This is an excerpt from Muscle Intelligence Podcast 078 – The role of your brain in optimal posture and body mechanics: a discussion with Posturepro founder Annette Verpillot. This excerpt has been edited for clarity.
[00:41:08] Ben Pakulski: So, what we’re wearing on our feet these days seems to be just an atrocity as far as what it’s doing to our posture. I’d love for you to talk to that.
[00:41:16] Annette Verpillot: Yeah. Unfortunately, we’re putting our feet in coffins on a daily basis. There is a powerful sensory connection between our feet and our brain. When we’re wearing footwear that prevents us from developing or tapping into that proper gate (which is landing on your heel, then on the lateral band of your foot, and then on your toes 5, 4, 3, 2, 1 with the takeoff with the big toe) and we’re wearing shoes that are squeezing our toes, we’re compromising our gate.
You have sensory receptors in the skin of your feet. Well, you actually have them all over your skin, right? But in the skin of the feet specifically, these sensory receptors are there to tell your brain about pressure, about stretch, about what type of ground that you’re walking on.
So if you’re already creating a support in that foot [with inserts], some of these sensory receptors, these mechanoreceptors are going to get numbed out and are not going to be able to send proper information to your brain in terms of what type of ground you’re actually walking on. Ultimately, at the end of the day what that translates to is improper mechanics of the lower body, which affects your spinal column, which affects the position of your head and goes back down to your – Or goes back up I should say and back down to your postural stability.
So it’s really like a loop. It starts with the feet and then it goes up to your brain and then the brain processes this information, and then the motor command goes back down and this is what we call a motor pattern, a faulty motor pattern. You learn to move and live with a posture that is already compromised, and this is when we’ll have clients that will say to us, “Oh, I’m used to being this way. I’ve noticed my shoulder is lower. I’m always thinking about standing straight and I’m unable to correct myself.” That’s when the motor pattern has become permanent.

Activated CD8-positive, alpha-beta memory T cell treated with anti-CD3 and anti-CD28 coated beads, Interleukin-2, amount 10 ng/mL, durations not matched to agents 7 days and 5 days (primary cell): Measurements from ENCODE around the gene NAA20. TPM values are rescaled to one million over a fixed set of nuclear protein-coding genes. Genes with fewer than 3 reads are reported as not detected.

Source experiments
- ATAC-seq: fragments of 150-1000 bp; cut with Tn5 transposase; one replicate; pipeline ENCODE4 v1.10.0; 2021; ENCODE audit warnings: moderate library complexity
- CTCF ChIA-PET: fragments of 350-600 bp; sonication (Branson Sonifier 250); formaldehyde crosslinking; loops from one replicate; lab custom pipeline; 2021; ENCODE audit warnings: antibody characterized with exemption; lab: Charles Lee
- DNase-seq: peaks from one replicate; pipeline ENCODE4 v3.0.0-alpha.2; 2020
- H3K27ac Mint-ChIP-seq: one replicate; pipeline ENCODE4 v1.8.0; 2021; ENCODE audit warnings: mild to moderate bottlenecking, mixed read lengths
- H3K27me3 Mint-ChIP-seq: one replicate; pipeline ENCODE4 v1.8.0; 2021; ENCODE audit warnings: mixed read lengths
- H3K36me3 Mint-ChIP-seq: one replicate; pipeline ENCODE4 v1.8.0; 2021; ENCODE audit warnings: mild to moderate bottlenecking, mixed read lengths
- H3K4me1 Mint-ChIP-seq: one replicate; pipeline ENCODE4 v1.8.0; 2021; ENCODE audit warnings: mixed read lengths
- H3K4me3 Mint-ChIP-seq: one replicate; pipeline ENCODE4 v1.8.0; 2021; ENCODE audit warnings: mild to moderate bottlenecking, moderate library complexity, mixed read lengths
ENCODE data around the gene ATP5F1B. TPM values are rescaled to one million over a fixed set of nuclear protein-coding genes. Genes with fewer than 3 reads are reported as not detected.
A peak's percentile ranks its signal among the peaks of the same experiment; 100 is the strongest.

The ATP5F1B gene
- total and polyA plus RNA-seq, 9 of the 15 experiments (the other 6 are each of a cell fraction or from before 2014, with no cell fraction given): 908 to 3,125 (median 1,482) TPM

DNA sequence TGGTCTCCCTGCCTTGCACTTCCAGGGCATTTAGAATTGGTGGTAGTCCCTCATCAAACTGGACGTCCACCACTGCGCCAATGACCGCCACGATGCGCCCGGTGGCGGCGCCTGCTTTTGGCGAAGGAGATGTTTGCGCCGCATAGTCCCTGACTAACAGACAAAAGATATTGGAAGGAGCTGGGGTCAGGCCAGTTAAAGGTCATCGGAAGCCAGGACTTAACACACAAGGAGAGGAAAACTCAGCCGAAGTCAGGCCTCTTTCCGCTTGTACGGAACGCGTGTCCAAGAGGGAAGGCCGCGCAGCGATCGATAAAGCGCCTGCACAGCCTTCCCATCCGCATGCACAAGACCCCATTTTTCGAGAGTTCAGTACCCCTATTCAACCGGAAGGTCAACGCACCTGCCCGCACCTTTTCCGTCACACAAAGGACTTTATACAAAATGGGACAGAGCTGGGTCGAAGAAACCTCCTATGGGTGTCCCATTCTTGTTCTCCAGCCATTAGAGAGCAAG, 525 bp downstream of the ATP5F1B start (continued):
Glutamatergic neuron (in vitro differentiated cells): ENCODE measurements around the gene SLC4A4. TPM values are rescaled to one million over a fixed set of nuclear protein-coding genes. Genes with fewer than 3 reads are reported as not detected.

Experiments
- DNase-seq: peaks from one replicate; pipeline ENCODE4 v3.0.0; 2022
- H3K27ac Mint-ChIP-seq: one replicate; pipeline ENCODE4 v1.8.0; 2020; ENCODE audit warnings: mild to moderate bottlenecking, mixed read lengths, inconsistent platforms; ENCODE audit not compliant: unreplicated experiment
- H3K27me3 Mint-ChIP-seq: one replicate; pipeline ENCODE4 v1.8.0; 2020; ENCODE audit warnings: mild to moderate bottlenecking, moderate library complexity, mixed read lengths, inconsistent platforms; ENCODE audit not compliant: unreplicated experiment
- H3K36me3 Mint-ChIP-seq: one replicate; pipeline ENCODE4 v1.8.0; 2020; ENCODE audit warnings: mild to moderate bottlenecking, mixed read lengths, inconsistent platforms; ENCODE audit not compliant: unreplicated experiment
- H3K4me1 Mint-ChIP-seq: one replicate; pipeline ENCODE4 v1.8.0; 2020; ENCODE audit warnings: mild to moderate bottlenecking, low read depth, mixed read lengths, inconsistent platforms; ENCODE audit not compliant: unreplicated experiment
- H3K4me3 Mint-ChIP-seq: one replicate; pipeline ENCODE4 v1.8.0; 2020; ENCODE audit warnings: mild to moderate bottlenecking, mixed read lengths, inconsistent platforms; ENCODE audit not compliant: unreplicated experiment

In order to reverse that—and the terminology we like to use is to rewire the brain—is simply by changing the input going to the brain so that we have an impact on that cerebellar pathway, on that motor pathway, so that the information, when it goes down to the muscular system, is symmetrical and coherent. That also involves the sympathetic system, the parasympathetic system, and our ability to be able to control our movement and our even our emotions.
BP: Do you recommend most of your time barefoot for most people or people who have existing foot abnormalities? Should they be looking at things like orthotics to fix the structural issues before they go barefoot?
AV: I am a big believer of walking bare feet. I’m not a big fan of orthotics simply because, again, if we base ourselves back into what the orthotic is really trying to do is to change the shape of the foot, and position the mid foot into a certain position. But from a central nervous system perspective, it’s actually numbing down the information that those mechanoreceptors are sending the brain. So in essence, you’re cutting proprioception to your brain.
In my opinion, that’s not really a good thing, since proprioception activates the brain. I’ll just leave it at that and let people to decide whatever is best for them. Then as far as developing the foot, certainly with children, I like to say that when you bring your child to kindergarten, obviously your child needs to have proper footwear. There are some shoes that are extremely flexible; you can literally roll them up like a towel, to not to restrict movement of the foot. I’d say that those are crucial things that should be looked for if we’re looking to have optimal development of our brain.